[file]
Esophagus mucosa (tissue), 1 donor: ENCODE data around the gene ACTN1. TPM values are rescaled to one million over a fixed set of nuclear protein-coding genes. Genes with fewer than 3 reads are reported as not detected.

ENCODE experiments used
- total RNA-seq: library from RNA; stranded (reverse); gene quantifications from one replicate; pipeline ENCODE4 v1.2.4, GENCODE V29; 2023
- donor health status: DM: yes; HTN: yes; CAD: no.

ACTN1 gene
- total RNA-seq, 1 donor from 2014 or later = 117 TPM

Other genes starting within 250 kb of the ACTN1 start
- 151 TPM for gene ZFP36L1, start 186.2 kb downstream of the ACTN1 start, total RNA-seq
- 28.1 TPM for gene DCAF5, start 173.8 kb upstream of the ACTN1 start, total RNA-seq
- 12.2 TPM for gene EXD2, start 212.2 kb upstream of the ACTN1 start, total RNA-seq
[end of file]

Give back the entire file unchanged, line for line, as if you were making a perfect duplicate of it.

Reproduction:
Esophagus mucosa (tissue), 1 donor: ENCODE data around the gene ACTN1. TPM values are rescaled to one million over a fixed set of nuclear protein-coding genes. Genes with fewer than 3 reads are reported as not detected.

ENCODE experiments used
- total RNA-seq: library from RNA; stranded (reverse); gene quantifications from one replicate; pipeline ENCODE4 v1.2.4, GENCODE V29; 2023
- donor health status: DM: yes; HTN: yes; CAD: no.

ACTN1 gene
- total RNA-seq, 1 donor from 2014 or later = 117 TPM

Other genes starting within 250 kb of the ACTN1 start
- 151 TPM for gene ZFP36L1, start 186.2 kb downstream of the ACTN1 start, total RNA-seq
- 28.1 TPM for gene DCAF5, start 173.8 kb upstream of the ACTN1 start, total RNA-seq
- 12.2 TPM for gene EXD2, start 212.2 kb upstream of the ACTN1 start, total RNA-seq